Crate training re-homed pup

(8 Posts)
HeidiPeidi Mon 04-Nov-19 01:41:36

Hi everyone,

So my parents are seriously considering re-homing a friend’s pup. They bought her after much research and she is very loved, but due to a fairly dramatic, upsetting change in circumstance they can no longer give her the time she needs.

The issue is this, pup is 16 weeks and not crate trained. She does have a crate and will go in there during the day (she’s never been left alone in it though) and for a few hours of an evening while her owners eat and watch some tv. However she sleeps on their bed (she’s never had an accident on the bed) and uses puppy pads in their room of an evening. They say they’ve tried crating her but she will happily wee and poo in her crate and lie in it/walk on it/play in it even if taken out very frequently. They’ve tried a lot to combat this, from feeding her in there to removing her bedding but to no avail. She doesn’t give any signs of needing to toilet either, she’ll just do it. The crate is also the right size for her (just enough room to turn and lay down).

My parents have had pups before but only from 8 or so weeks so crate training started early. They’re happy for the crate to be in their room but not for her to sleep on their bed or to use puppy pads, but they equally don’t want to be waking up to a shit covered pup and crate several times per night. So how do they go about this? They really want this pup, they’ve fallen in love with her and feel that after waiting 2 years since the passing of their beloved dog, the time is right.

Any help would be greatly appreciated.

OP’s posts: |
HeidiPeidi Mon 04-Nov-19 01:43:18

The pup is a spaniel btw and is currently walked for around 45 mins twice per day. My parents have land, are retired and very active, and live surrounded by great walks so exercise isn’t, and won’t be, an issue.

OP’s posts: |
Girlintheframe Mon 04-Nov-19 07:39:06

I'm no expert but think it should be possible. Pups are smarter than we think. Ours has learnt to know which beds he is/isint allowed up on. Behaviour that is ok that grannies that isint ok at home etc.
If the worry is pooing/weeping in the crate overnight then they maybe need to go back to basics like you would with a new pup. We had the crate next to our bed and took pup out every time he stirred. Straight out into the garden then straight back to his crate. Having the crate in the same room will give pup a lot of comfort too.

Namechangeforthiscancershit Mon 04-Nov-19 07:50:18

Crate training is not the only way. I had a spaniel puppy (I still have him I just have to admit he's a big boy now!) and he won't set foot in one, but he has had maybe 5 accidents inside total. He sleeps on my bed blush

I hate puppy pads so I would ditch those personally. I don't think there is any substitute for taking a puppy outside very regularly including overnight, but this is a long running debate on MN and there isn't a "right" answer.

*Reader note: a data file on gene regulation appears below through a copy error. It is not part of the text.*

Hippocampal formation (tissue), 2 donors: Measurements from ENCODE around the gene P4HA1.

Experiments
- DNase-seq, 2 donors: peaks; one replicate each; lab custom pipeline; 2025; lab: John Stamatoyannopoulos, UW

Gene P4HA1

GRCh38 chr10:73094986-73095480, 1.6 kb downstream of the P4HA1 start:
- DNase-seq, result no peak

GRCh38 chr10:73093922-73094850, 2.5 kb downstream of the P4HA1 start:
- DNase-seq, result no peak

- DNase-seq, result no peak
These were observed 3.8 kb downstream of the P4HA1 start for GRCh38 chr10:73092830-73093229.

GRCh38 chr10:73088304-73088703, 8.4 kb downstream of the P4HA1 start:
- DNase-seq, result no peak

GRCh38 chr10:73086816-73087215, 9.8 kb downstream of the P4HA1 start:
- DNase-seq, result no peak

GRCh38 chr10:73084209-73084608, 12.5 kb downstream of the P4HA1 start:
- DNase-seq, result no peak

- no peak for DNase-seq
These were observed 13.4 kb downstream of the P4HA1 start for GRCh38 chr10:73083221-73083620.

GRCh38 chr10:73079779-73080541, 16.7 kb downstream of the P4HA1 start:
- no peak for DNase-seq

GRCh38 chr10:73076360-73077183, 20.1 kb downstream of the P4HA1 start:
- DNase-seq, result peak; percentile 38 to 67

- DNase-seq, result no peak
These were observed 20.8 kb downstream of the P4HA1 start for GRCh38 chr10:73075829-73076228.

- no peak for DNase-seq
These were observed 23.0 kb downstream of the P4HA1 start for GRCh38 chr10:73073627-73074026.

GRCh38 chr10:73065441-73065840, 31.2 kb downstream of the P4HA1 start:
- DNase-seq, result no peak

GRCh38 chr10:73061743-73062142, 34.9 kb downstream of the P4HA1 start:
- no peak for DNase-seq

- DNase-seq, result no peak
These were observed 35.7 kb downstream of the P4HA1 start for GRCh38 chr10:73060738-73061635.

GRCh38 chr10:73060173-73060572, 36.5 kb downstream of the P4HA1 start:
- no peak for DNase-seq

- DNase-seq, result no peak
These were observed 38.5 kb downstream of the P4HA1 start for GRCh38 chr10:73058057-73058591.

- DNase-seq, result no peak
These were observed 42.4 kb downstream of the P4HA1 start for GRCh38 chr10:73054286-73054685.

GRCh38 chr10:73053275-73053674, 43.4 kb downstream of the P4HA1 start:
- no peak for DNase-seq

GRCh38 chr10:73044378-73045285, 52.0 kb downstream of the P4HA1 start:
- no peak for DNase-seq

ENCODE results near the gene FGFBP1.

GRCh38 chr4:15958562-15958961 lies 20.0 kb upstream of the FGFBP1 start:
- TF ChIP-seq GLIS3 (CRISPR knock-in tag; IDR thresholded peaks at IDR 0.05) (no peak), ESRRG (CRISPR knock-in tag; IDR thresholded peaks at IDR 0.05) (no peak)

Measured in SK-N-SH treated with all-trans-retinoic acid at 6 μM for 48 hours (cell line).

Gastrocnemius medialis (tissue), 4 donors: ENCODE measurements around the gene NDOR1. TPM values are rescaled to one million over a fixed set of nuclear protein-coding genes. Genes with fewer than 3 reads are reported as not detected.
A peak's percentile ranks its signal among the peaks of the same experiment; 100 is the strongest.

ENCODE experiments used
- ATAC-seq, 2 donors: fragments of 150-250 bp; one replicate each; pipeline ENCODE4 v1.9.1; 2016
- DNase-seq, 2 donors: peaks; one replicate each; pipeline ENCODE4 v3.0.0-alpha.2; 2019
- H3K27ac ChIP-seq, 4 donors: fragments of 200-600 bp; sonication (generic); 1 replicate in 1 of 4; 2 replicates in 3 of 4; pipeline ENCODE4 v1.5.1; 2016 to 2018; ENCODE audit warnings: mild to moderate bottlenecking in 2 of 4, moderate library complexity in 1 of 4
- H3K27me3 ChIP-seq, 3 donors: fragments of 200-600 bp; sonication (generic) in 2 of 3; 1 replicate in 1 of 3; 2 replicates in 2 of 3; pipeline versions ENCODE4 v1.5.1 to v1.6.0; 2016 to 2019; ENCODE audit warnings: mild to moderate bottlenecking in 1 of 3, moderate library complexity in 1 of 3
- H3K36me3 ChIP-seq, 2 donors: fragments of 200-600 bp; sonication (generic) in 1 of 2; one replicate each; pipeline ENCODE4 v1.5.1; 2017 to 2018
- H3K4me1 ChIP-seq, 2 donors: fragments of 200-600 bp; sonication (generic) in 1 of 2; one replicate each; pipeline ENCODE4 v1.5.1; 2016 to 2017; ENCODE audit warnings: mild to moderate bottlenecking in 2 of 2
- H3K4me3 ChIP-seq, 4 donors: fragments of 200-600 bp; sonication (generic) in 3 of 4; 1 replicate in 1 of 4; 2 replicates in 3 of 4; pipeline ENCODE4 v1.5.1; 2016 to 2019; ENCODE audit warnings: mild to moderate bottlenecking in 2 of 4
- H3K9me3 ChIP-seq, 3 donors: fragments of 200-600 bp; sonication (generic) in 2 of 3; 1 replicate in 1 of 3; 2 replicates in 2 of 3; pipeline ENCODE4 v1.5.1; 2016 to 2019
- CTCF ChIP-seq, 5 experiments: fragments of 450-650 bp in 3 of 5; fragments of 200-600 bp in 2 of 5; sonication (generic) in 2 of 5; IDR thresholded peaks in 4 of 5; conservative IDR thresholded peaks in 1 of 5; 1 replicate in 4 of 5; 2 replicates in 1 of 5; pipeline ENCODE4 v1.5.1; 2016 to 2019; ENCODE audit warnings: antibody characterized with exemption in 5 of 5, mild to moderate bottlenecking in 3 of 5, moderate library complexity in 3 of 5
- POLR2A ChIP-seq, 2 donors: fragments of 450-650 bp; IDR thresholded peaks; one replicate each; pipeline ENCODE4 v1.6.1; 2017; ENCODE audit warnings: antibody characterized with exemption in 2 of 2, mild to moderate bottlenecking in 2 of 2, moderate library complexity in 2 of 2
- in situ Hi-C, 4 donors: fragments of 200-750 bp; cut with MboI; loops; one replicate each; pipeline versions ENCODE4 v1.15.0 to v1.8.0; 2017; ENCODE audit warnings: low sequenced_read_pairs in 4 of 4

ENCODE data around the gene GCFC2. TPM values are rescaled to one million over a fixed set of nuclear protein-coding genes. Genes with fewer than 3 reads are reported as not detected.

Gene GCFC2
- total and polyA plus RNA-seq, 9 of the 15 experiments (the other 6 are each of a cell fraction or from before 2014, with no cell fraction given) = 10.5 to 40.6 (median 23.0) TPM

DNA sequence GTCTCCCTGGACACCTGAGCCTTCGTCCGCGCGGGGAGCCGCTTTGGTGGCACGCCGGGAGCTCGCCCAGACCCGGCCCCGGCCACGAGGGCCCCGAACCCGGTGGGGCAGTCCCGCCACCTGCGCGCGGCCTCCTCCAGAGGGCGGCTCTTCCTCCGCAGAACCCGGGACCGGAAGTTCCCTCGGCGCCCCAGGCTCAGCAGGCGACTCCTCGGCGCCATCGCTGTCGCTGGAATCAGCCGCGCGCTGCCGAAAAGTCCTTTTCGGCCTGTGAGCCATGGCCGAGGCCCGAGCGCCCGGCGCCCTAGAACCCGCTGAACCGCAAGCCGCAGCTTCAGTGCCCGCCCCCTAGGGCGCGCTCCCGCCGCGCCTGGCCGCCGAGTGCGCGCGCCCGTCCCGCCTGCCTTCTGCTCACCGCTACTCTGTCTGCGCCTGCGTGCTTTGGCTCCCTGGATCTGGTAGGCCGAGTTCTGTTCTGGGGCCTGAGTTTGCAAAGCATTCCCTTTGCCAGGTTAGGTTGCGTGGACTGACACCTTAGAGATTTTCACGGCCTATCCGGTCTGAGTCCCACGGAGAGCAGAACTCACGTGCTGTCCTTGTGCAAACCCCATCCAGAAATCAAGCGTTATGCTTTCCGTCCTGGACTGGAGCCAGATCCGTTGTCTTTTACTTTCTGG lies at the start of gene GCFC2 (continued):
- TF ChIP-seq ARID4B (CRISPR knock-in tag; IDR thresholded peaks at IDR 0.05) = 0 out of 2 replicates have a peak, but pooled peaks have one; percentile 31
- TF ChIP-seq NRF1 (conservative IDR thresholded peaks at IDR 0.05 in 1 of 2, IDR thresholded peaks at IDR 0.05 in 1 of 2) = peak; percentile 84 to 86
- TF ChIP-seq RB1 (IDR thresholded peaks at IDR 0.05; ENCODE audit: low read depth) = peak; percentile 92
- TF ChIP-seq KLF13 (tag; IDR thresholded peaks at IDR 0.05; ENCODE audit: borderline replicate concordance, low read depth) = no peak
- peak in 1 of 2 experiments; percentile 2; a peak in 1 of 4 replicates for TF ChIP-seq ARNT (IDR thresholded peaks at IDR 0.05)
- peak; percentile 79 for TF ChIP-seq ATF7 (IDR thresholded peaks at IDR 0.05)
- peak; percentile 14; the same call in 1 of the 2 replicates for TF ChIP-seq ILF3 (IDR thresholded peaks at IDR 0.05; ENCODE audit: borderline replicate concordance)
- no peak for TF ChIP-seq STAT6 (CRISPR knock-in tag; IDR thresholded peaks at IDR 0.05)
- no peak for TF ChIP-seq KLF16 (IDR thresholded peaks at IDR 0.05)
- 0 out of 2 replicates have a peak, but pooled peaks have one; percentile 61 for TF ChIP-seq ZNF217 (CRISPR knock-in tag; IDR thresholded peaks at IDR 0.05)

I hope this can be worked out as it seems like everything else is a great fit for everyone

Girlintheframe Mon 04-Nov-19 07:54:17

Meant to say, if pup is giving no indication/making a noise maybe setting an alarm every couple of hours overnight and take pup outside.

Newusernames Mon 04-Nov-19 11:54:20

Again crate training is not the only option. Is there a small room they could go in instead. I would also not use puppy pads - all they do is teach puppies to go to the toilet in the house.

Also with the walking 45 minutes twice a day is quite a lot for such a small puppy. The general rule is 5 minutes for every month of age so for 16 weeks a 20 min walk up to twice a day.

adaline Mon 04-Nov-19 12:19:05

That puppy is being massively over-exercised! The recommendation is 5 minutes per month of age - so 20 minutes maximum at a time, upto twice a day. It's currently getting over double what it should be - if your parents adopt it please please cut down on the exercise until the poor thing is fully grown!

Crate training a 16 week old should be possible. I would start by getting rid of the puppy pads completely and putting the crate in the bedroom. When pup whimpers and wants to go out, take her out and re-settle her. Slow steps and be prepared for a few sleepless nights at first!

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Medievalist Mon 04-Nov-19 21:26:10

* I don't think there is any substitute for taking a puppy outside very regularly including overnight*

Totally agree! We took on an unwanted 10 week old pup recently. DH and I took turns to sleep downstairs with him. We kept flip flops, flashlight, poo bags and treats by the patio door. As soon as pup stirred we jumped up and took them outside. Lots of praise and a treat for doing something. Same through the day. Didn't take long at all.

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